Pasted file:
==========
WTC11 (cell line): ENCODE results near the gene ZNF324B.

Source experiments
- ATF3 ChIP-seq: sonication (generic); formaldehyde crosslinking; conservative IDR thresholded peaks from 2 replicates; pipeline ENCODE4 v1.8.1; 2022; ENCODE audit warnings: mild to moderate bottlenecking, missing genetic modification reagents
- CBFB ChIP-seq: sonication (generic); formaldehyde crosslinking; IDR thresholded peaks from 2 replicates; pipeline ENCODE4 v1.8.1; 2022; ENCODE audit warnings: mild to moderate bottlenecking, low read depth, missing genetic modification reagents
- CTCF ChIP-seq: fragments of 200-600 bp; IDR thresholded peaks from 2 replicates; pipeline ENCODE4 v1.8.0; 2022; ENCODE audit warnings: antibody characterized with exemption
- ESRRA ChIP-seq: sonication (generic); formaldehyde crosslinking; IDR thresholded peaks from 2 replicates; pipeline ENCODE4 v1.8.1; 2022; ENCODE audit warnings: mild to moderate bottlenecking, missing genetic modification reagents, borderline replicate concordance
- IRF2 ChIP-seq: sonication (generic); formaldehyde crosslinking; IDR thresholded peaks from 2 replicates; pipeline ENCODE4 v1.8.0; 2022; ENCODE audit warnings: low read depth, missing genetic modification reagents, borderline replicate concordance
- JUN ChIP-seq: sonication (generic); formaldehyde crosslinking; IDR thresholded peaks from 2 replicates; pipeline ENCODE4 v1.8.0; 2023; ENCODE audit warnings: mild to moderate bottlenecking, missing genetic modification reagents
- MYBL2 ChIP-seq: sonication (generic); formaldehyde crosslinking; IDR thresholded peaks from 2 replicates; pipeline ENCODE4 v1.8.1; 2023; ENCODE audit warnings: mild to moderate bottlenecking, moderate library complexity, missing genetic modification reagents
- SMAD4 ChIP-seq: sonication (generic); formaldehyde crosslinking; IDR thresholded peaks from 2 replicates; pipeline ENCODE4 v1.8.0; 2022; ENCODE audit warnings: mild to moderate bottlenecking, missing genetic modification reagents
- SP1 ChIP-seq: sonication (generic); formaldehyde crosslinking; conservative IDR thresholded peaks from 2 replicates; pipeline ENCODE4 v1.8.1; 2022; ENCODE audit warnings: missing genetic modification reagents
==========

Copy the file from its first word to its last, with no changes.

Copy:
WTC11 (cell line): ENCODE results near the gene ZNF324B.

Source experiments
- ATF3 ChIP-seq: sonication (generic); formaldehyde crosslinking; conservative IDR thresholded peaks from 2 replicates; pipeline ENCODE4 v1.8.1; 2022; ENCODE audit warnings: mild to moderate bottlenecking, missing genetic modification reagents
- CBFB ChIP-seq: sonication (generic); formaldehyde crosslinking; IDR thresholded peaks from 2 replicates; pipeline ENCODE4 v1.8.1; 2022; ENCODE audit warnings: mild to moderate bottlenecking, low read depth, missing genetic modification reagents
- CTCF ChIP-seq: fragments of 200-600 bp; IDR thresholded peaks from 2 replicates; pipeline ENCODE4 v1.8.0; 2022; ENCODE audit warnings: antibody characterized with exemption
- ESRRA ChIP-seq: sonication (generic); formaldehyde crosslinking; IDR thresholded peaks from 2 replicates; pipeline ENCODE4 v1.8.1; 2022; ENCODE audit warnings: mild to moderate bottlenecking, missing genetic modification reagents, borderline replicate concordance
- IRF2 ChIP-seq: sonication (generic); formaldehyde crosslinking; IDR thresholded peaks from 2 replicates; pipeline ENCODE4 v1.8.0; 2022; ENCODE audit warnings: low read depth, missing genetic modification reagents, borderline replicate concordance
- JUN ChIP-seq: sonication (generic); formaldehyde crosslinking; IDR thresholded peaks from 2 replicates; pipeline ENCODE4 v1.8.0; 2023; ENCODE audit warnings: mild to moderate bottlenecking, missing genetic modification reagents
- MYBL2 ChIP-seq: sonication (generic); formaldehyde crosslinking; IDR thresholded peaks from 2 replicates; pipeline ENCODE4 v1.8.1; 2023; ENCODE audit warnings: mild to moderate bottlenecking, moderate library complexity, missing genetic modification reagents
- SMAD4 ChIP-seq: sonication (generic); formaldehyde crosslinking; IDR thresholded peaks from 2 replicates; pipeline ENCODE4 v1.8.0; 2022; ENCODE audit warnings: mild to moderate bottlenecking, missing genetic modification reagents
- SP1 ChIP-seq: sonication (generic); formaldehyde crosslinking; conservative IDR thresholded peaks from 2 replicates; pipeline ENCODE4 v1.8.1; 2022; ENCODE audit warnings: missing genetic modification reagents